On Tuesdays around here we like to talk about issues relevant to The Toolbox—an all day training program focusing on the kids whose behavior is troublesome. We talk about 10 tools that are available to schools. One of those—Tool #5—is about the “special circumstances” that authorize a principal to order a removal of the student for up to 45 school days. There are three circumstances that the law treats as “special.” One of those involves possession of a “weapon.”
So how does the law define that term? Our IDEA regulations tell us that it has the same meaning as the term “dangerous weapon” in other parts of federal law. So, we have to look up the definition of “dangerous weapon.” When we do, we find that a “dangerous weapon” is:
a weapon, device, instrument, material, or substance, animate or inanimate, that is used for, or is readily capable of, causing death or serious bodily injury, except that such term does not include a pocket knife with a blade of less than 2.5 inches in length.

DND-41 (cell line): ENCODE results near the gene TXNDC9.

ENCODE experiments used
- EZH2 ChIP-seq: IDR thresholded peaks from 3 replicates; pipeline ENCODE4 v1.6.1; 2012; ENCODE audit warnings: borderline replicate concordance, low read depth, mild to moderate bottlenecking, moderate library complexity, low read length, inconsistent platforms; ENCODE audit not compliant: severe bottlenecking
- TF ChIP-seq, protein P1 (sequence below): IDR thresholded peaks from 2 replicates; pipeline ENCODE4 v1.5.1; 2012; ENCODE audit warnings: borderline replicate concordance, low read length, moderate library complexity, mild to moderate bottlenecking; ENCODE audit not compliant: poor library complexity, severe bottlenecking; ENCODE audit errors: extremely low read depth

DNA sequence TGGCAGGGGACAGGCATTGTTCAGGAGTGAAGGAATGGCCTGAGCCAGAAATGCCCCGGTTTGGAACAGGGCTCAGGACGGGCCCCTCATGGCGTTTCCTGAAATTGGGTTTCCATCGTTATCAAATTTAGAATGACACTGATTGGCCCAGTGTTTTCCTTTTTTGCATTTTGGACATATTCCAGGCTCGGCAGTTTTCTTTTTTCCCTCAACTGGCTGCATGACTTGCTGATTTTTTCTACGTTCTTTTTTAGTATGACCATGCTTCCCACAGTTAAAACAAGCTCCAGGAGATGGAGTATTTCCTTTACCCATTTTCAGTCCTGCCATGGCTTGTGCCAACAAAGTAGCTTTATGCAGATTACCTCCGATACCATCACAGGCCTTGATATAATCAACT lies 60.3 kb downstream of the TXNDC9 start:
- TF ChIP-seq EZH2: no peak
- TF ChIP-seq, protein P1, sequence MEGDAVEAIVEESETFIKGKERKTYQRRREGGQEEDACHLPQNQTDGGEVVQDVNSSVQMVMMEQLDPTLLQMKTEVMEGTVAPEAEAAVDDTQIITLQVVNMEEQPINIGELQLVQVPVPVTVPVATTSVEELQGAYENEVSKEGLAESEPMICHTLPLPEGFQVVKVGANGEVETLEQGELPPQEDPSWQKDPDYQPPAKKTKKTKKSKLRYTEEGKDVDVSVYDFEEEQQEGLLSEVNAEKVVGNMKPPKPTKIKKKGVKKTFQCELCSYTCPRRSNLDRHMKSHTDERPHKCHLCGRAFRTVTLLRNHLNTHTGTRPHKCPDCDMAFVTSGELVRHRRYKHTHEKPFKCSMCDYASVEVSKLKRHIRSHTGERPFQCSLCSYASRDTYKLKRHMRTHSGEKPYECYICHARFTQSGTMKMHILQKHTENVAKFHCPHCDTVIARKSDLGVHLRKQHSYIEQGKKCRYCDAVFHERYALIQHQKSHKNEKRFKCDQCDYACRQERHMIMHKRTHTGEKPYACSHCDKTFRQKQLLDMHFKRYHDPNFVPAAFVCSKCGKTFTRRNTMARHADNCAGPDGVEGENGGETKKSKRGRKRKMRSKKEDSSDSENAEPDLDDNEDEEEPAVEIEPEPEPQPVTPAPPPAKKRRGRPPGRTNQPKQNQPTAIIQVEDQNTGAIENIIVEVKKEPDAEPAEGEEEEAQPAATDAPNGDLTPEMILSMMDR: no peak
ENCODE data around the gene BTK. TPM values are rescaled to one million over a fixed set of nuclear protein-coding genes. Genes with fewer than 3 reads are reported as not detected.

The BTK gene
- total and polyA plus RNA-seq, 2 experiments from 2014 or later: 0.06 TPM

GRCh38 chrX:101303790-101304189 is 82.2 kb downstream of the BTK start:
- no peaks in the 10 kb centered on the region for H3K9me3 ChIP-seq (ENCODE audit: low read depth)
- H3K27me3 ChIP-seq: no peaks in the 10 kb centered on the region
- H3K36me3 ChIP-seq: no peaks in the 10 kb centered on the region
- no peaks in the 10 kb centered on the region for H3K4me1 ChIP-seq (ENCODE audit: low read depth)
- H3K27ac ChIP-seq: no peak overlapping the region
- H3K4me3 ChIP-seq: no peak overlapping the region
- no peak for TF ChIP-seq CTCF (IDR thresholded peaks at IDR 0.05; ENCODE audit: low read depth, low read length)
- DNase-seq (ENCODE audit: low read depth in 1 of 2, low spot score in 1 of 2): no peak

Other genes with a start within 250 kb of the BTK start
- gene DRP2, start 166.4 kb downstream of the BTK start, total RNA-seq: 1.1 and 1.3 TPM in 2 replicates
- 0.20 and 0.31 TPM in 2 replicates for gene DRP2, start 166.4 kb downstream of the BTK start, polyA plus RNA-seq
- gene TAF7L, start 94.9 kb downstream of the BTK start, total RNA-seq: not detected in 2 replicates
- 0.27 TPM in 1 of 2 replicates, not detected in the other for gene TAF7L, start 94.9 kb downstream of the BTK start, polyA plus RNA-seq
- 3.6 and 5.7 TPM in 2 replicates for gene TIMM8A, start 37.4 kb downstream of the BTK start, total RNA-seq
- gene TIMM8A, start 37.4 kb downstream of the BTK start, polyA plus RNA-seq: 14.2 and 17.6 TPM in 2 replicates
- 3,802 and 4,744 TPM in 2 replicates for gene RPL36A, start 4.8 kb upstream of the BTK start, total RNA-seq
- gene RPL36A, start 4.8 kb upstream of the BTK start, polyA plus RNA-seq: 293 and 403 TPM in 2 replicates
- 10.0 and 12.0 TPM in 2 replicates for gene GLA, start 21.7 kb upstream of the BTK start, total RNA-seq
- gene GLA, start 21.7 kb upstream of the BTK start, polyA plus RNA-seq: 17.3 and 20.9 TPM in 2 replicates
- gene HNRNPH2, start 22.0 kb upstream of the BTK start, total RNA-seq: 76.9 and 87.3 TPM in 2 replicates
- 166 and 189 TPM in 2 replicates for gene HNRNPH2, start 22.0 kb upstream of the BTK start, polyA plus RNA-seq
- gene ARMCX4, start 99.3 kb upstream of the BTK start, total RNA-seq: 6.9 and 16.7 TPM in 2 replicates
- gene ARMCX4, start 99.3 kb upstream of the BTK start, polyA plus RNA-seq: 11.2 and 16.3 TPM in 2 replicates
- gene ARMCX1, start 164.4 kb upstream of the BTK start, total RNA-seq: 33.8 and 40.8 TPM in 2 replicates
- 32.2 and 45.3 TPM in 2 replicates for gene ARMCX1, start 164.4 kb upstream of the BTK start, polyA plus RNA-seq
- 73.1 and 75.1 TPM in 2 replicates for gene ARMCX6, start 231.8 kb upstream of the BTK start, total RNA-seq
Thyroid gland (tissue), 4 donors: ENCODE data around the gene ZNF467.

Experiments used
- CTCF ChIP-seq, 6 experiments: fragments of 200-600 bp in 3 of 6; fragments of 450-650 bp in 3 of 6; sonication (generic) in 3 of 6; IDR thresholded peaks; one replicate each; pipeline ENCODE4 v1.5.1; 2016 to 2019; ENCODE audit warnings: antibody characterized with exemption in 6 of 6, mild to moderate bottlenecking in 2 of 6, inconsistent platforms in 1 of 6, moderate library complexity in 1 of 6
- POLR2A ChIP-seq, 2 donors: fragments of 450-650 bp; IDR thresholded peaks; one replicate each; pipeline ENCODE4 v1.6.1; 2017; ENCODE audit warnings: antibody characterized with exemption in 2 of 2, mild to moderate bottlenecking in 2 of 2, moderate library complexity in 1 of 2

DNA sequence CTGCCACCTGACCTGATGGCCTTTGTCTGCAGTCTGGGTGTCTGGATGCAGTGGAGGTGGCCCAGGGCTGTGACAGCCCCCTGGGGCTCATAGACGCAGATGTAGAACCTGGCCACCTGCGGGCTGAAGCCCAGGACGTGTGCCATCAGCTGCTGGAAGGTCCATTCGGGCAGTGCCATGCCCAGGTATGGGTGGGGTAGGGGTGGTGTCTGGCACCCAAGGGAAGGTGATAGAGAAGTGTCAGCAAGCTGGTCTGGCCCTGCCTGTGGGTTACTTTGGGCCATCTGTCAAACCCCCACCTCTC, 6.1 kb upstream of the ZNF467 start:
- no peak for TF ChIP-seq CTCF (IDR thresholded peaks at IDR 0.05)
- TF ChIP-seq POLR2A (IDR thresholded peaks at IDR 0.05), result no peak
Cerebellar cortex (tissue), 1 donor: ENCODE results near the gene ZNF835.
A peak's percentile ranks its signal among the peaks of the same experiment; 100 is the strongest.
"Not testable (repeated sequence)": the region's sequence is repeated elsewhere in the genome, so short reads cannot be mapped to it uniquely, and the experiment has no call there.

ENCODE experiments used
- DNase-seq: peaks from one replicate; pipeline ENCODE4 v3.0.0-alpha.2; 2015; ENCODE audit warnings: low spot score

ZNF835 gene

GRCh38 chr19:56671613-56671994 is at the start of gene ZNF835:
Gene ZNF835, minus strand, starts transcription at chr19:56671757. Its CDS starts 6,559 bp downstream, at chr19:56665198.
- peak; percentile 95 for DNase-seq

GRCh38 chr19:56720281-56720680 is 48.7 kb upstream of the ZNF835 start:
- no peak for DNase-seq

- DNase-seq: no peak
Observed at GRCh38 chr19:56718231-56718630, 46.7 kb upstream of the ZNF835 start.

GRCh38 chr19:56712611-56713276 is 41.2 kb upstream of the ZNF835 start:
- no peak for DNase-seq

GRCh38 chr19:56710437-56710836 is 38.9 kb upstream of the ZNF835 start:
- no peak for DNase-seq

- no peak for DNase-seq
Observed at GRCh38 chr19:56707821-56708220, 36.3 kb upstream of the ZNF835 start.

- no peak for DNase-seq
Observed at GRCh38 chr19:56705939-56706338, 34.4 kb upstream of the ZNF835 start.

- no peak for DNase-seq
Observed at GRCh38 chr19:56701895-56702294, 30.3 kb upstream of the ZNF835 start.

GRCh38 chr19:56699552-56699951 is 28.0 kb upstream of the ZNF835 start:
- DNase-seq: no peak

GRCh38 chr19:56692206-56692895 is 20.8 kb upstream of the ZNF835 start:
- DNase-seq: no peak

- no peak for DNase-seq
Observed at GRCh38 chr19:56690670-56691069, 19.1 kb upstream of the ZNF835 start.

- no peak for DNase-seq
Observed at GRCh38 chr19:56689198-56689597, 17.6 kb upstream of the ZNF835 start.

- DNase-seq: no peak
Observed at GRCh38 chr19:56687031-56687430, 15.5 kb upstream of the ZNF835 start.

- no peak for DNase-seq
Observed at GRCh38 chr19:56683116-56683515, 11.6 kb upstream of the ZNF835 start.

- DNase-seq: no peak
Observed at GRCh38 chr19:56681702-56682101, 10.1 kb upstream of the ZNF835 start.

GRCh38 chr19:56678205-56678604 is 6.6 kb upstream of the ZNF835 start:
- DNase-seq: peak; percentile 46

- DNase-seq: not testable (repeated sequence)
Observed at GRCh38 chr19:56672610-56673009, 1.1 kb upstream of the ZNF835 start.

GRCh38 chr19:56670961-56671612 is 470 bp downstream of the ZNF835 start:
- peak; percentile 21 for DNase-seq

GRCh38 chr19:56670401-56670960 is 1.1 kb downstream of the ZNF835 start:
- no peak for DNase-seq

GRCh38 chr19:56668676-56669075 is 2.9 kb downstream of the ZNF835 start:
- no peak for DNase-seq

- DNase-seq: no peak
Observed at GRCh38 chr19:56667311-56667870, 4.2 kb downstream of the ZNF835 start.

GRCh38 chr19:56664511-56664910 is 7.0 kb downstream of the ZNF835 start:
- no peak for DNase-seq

So if a student has possession of a knife with a 3-inch blade, the student has a “dangerous weapon” and is subject to removal for up to 45 school days, regardless of whether the behavior is a manifestation of disability or not.
But slow down. The law authorizes a removal of up to 45 school days, but it does not require it. You have to think about how you would treat a non-disabled student who committed the same offense. Many districts would not send that kid to DAEP for nine weeks (45 school days). In fact, my impression is that most districts would impose a penalty shorter than 45 school days. If that’s how you would treat the non-disabled student, then that’s how you should treat the student with a disability.
This is the kind of thing we review in the Toolbox training. If interested, let me hear from you. I’m at email@example.com.
DAWG BONE: IF THE BLADE IS 2.5 INCHES OR LONGER, THEN IT’S A “DANGEROUS WEAPON.”